I'm attempting to form a band and I am recording a six song demo which I am going to send to friends to try to convince them to join. I have quite a few options so it may be an easy option.

I have two questions:

1 - Does this seem like a good plan?

2 - How should I approach friends?
recoring demos is never a bad idea imo but i dont think id use them to convince people to join a band maybe so thye could hear what your music is like

if theyre friends"hey man wanna jam sometimes" seems to work well
or even"lets start a band!" has worked in the past

i feel like you shouldnt have to convince someone to be in a band
yeah, straight up just ask them to join your band. If they want to join you, they'll join you. The demos will be really useful once you get the band together though, just so they have a general idea of what sound you're going for and how the songs go.
The biggest issue I see with this is that you're basically trying to take other people on a joyride, except you're the one paying for it. If you're the one recording everything, maybe you should consider sending your demo to a label and think about other band members only for a live situation.

But I don't know, I like Reznor and Corgan's ways of handling things, doesn't always work though.
I don't have a signature
If they're friends, just ask them straight out. If they're strangers, show them the demos so they can see whether they like your style and want to jam.
After I talk to some friends could I send the demos to whoever is willing to join or would that give them the wrong idea?
Just try what it's like to play with your friends. You can just go and have a jam. If it feels it could work, start playing together. But if you see no potential in the band, maybe try another members.

I sometimes go and jam with my friends. And sometimes we decide to do a little band project. So just ask them if they want to jam with you.
Quote by AlanHB
Just remember that there are no boring scales, just boring players.


Bach Stradivarius 37G
Charvel So Cal
Hartke HyDrive 210c
Ibanez BL70
Laney VC30
Tokai TB48
Yamaha FG720S-12
Yamaha P115
Jamming is the answer.

If a band evolves from your jam sessions, then it's time to give them your demo's so they can learn the songs. It's probably worth pointing out that they're just demo's though, and that the other guys can provide creative input for their parts. Ok, so you don't have to let them completely re-write the whole song, but unless you give them a bit of freedom to express themselves you're going to make them feel like session musicians rather than a contributing band member.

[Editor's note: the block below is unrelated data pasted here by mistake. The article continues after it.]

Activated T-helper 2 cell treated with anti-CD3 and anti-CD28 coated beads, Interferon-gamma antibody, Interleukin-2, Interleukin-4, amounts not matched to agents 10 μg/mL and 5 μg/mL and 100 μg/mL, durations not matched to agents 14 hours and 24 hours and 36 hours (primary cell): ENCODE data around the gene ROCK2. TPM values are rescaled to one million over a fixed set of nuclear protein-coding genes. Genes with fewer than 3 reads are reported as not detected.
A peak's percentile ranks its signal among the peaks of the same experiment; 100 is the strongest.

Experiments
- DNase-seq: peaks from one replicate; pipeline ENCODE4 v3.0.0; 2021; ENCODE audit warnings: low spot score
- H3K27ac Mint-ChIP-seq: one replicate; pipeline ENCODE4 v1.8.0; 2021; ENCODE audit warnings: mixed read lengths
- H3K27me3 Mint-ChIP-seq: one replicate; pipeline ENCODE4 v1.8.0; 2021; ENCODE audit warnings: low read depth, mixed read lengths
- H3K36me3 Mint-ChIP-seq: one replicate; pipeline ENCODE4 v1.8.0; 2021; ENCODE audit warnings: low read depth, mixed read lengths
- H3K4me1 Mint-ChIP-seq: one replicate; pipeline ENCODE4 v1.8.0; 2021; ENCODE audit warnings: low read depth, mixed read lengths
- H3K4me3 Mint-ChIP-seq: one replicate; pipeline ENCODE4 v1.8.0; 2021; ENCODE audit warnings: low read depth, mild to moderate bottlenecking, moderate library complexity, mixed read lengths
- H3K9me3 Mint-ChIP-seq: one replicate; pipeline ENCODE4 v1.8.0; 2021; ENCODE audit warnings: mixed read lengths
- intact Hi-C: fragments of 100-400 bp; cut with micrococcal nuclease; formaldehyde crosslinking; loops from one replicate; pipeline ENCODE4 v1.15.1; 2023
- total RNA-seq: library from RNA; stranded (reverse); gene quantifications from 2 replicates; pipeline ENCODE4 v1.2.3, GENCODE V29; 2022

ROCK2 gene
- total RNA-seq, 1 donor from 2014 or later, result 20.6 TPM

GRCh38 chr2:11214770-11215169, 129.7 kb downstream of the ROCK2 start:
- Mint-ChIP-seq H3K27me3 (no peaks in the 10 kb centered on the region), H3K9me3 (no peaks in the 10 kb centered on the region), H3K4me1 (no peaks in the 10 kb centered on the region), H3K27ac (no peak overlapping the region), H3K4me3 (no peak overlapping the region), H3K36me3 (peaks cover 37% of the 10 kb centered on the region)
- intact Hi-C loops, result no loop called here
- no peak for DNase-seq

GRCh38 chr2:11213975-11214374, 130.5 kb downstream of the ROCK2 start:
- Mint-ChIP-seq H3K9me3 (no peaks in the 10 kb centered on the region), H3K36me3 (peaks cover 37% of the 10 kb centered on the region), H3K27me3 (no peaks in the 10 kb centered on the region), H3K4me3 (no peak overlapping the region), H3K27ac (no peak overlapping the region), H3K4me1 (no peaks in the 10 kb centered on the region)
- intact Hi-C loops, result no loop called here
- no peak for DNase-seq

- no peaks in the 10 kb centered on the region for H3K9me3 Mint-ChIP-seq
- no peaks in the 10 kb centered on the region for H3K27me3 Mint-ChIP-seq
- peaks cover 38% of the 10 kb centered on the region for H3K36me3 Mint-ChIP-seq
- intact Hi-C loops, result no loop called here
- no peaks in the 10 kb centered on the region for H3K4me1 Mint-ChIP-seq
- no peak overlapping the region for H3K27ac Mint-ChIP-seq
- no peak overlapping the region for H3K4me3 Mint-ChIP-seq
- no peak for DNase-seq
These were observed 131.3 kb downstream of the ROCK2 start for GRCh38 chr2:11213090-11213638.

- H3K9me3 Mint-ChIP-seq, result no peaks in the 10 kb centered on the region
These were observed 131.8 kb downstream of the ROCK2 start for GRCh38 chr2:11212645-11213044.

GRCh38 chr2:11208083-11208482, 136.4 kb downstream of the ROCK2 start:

Gibson LP Traditional, LP Studio, SG Standard x2
Barber Tone Press > EHX Worm > TC Polytune > MXR Custom Badass 78 > EXH Glove > EHX East River Drive > Zoom G3 > TC Spark Mini Booster
Laney VC30
Marshall TSL602
Jet City JCA22H
My SoundCloud
Next time you see your friends you should tell them that you've been thinking of making a band and ask if they would like to join. I don't really see any need for sending them a demo. If they're unsure about whether or not to join your band for reasons such as they don't know how good you are or the genre they want to play, you should suggest to them that you have a jam. I would recommend that before you have a jam, decide on one or two cover songs that you all like so you will have something to play together at the jam. This is also a good way to see how well your friends play their instruments and how committed they are to being in your band (ie. did they practice the songs before the jam?). At the jam you can play your songs to show your friends how you would like the band to sound. Then if all goes well they will decide to join your band.